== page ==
Using social media to drive website sales

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As part of our Winning on the Web campaign in association with .com we're giving you a chance to get answers to your questions about developing your small business' online presence. Today, we're tackling a reader's question about social media and sales.

Q: People say social media isn't really about the hard sell but more about conversation and engagement, but can I actually sell my products through social media?

You're right; social media is all about conversation and engagement. The hard sell turns users off and as more people dive into social media platforms such as Twitter, Facebook and LinkedIn the noise is becoming ever greater. That's why it's vital that you post interesting, useful or humorous updates and build a personality behind you and your brand.

That doesn't mean you can’t make money for your business directly from your social media presence. The starting points are to build a following and then use it to drive businesses to your website.

Monitor and measure

Many business owners make real sales by monitoring conversations relevant to their business and responding.

Track what people are saying on Twitter by following relevant keywords and phrases.  If, for instance, you're running a photography company look for people saying something like 'Looking for a photographer in…' or 'anyone know a good photographer in…'  This can lead to paid contracts.

Monitoring tweets is as simple as looking at Twitter search or setting up real-time content streams using social media tools such as HootSuite and Tweetdeck, both of which are free up to a certain level. If people are tweeting about a direct lead, they won't mind if you respond with a solution!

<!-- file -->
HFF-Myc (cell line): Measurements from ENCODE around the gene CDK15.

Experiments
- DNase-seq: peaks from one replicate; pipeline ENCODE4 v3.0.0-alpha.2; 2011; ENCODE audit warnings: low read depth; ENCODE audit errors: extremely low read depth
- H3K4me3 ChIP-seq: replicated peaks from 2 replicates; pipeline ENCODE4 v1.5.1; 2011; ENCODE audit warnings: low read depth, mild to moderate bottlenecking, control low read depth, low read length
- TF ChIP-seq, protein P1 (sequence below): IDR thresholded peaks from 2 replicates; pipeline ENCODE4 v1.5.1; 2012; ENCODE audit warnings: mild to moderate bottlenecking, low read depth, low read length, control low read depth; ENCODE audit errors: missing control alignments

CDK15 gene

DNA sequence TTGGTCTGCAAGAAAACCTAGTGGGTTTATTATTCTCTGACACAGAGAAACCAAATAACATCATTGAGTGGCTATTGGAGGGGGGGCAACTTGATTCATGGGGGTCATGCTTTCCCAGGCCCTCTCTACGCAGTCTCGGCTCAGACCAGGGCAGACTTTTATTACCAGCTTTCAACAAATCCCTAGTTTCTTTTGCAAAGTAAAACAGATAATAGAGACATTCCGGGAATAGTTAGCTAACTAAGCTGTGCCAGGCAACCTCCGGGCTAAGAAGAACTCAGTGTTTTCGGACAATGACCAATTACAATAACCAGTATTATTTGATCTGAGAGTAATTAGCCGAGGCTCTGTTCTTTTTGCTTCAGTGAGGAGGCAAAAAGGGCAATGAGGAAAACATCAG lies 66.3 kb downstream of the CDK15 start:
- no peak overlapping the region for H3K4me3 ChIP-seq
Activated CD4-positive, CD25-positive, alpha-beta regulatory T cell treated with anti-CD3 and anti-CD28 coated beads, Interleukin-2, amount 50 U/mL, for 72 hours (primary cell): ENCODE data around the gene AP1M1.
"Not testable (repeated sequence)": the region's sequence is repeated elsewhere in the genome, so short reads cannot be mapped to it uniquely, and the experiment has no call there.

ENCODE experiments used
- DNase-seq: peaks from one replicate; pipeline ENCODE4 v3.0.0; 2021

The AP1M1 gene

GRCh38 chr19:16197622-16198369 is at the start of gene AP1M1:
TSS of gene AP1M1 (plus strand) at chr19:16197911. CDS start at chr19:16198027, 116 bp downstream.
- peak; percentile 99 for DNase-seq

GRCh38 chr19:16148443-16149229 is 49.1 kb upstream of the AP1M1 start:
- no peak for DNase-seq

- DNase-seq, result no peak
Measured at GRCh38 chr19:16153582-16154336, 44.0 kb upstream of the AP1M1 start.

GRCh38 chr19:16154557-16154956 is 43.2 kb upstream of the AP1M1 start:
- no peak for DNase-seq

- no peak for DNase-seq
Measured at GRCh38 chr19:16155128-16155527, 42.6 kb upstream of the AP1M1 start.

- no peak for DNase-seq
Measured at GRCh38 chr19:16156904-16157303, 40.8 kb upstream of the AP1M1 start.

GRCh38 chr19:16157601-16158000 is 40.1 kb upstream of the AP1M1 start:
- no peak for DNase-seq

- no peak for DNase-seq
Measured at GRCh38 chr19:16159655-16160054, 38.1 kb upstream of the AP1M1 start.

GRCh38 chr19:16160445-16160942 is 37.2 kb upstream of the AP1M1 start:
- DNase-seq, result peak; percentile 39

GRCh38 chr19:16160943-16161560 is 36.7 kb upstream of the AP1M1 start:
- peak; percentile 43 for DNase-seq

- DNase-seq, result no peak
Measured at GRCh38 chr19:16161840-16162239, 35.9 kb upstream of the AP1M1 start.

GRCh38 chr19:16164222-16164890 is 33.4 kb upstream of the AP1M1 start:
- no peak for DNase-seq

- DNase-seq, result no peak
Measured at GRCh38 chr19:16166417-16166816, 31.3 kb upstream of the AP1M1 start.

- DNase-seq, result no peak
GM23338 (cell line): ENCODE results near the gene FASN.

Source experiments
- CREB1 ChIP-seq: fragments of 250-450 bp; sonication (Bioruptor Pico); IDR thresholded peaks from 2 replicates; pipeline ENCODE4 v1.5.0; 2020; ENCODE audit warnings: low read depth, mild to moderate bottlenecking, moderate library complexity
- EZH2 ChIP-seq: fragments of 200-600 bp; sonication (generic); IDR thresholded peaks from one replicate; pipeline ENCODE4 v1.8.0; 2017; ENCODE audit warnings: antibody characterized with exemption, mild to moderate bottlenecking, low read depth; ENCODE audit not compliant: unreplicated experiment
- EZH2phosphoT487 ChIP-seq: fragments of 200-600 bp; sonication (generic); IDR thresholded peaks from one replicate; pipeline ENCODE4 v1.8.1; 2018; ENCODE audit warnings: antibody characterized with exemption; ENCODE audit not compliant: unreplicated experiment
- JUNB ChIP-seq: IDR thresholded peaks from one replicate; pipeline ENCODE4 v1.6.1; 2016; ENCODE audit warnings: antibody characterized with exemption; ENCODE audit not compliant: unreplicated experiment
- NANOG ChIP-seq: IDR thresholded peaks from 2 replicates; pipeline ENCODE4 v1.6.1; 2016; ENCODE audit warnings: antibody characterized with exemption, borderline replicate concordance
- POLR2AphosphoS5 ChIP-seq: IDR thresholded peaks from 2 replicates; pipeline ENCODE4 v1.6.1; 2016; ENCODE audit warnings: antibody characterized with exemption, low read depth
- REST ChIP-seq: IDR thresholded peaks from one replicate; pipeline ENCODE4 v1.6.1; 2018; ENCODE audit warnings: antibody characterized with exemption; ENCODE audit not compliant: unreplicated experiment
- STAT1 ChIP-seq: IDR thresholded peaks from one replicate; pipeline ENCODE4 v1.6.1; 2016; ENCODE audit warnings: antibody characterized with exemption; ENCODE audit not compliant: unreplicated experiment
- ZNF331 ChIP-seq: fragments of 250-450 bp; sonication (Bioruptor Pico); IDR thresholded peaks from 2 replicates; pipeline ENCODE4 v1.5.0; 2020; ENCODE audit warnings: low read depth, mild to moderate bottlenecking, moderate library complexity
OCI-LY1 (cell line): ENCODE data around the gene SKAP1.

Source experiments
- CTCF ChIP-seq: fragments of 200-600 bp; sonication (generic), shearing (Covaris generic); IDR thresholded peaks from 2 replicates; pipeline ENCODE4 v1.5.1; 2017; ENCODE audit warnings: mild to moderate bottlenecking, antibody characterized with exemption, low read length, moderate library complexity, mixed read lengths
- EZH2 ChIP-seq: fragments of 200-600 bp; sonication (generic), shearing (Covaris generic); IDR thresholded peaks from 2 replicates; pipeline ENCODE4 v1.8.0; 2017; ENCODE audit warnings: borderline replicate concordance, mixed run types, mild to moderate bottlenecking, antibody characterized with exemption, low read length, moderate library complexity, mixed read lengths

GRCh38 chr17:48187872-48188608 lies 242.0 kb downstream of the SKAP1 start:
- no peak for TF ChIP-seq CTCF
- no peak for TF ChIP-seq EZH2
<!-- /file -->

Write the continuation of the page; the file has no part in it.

You should also monitor traffic from social media networks to your website. HootSuite and Bit.ly offer click through analytics for social posts while Google Analytics is your friend when it comes to monitoring which social media platforms brings the most traffic to your business' website.

There also tonnes of other free tools you can use to monitor social media activity. They include SumAll, Cyfe, SocialBro and SocialMention.

When you have the budget it is definitely worth investing in paid for social analytics services. These allow you to monitor social activity in much greater detail and set up a very targeted campaigns and conversations.

Get personal

Social media gives small business owners the perfect opportunity to take advantage of their size. Being small means more personality and potentially stronger connections with customers so use that to your advantage.

If you're a product business post updates offering to hand deliver the product in your local area. This adds the personal touch and is a great way to meet a customer face-to-face.

Directly engage with people talking about things relevant to your business and show that there's a real person behind your brand. That's something the big guys struggle to do so this is your chance to get one over on them!